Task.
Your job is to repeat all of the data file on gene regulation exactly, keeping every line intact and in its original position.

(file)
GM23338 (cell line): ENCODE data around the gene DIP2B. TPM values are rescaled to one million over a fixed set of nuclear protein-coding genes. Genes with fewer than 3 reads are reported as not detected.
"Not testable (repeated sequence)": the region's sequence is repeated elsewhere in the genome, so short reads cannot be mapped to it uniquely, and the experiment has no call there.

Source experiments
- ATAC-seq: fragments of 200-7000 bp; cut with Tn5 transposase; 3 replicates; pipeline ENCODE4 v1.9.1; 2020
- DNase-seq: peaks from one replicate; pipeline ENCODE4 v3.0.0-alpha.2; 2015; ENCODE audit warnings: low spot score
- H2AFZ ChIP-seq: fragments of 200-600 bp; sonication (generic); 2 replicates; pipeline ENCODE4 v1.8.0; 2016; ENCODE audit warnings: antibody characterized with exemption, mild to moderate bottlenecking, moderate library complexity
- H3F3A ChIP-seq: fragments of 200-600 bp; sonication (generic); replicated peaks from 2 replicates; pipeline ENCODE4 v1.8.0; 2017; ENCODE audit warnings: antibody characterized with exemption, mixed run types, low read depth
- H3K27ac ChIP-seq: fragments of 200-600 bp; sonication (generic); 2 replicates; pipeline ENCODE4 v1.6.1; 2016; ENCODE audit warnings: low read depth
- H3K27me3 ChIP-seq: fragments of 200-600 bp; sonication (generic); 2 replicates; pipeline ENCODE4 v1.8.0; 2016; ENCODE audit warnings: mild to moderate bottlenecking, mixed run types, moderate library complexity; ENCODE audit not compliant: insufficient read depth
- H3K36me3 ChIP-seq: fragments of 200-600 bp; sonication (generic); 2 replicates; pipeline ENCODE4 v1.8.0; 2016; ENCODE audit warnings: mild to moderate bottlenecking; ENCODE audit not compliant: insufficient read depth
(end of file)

GM23338 (cell line): ENCODE data around the gene DIP2B. TPM values are rescaled to one million over a fixed set of nuclear protein-coding genes. Genes with fewer than 3 reads are reported as not detected.
"Not testable (repeated sequence)": the region's sequence is repeated elsewhere in the genome, so short reads cannot be mapped to it uniquely, and the experiment has no call there.

Source experiments
- ATAC-seq: fragments of 200-7000 bp; cut with Tn5 transposase; 3 replicates; pipeline ENCODE4 v1.9.1; 2020
- DNase-seq: peaks from one replicate; pipeline ENCODE4 v3.0.0-alpha.2; 2015; ENCODE audit warnings: low spot score
- H2AFZ ChIP-seq: fragments of 200-600 bp; sonication (generic); 2 replicates; pipeline ENCODE4 v1.8.0; 2016; ENCODE audit warnings: antibody characterized with exemption, mild to moderate bottlenecking, moderate library complexity
- H3F3A ChIP-seq: fragments of 200-600 bp; sonication (generic); replicated peaks from 2 replicates; pipeline ENCODE4 v1.8.0; 2017; ENCODE audit warnings: antibody characterized with exemption, mixed run types, low read depth
- H3K27ac ChIP-seq: fragments of 200-600 bp; sonication (generic); 2 replicates; pipeline ENCODE4 v1.6.1; 2016; ENCODE audit warnings: low read depth
- H3K27me3 ChIP-seq: fragments of 200-600 bp; sonication (generic); 2 replicates; pipeline ENCODE4 v1.8.0; 2016; ENCODE audit warnings: mild to moderate bottlenecking, mixed run types, moderate library complexity; ENCODE audit not compliant: insufficient read depth
- H3K36me3 ChIP-seq: fragments of 200-600 bp; sonication (generic); 2 replicates; pipeline ENCODE4 v1.8.0; 2016; ENCODE audit warnings: mild to moderate bottlenecking; ENCODE audit not compliant: insufficient read depth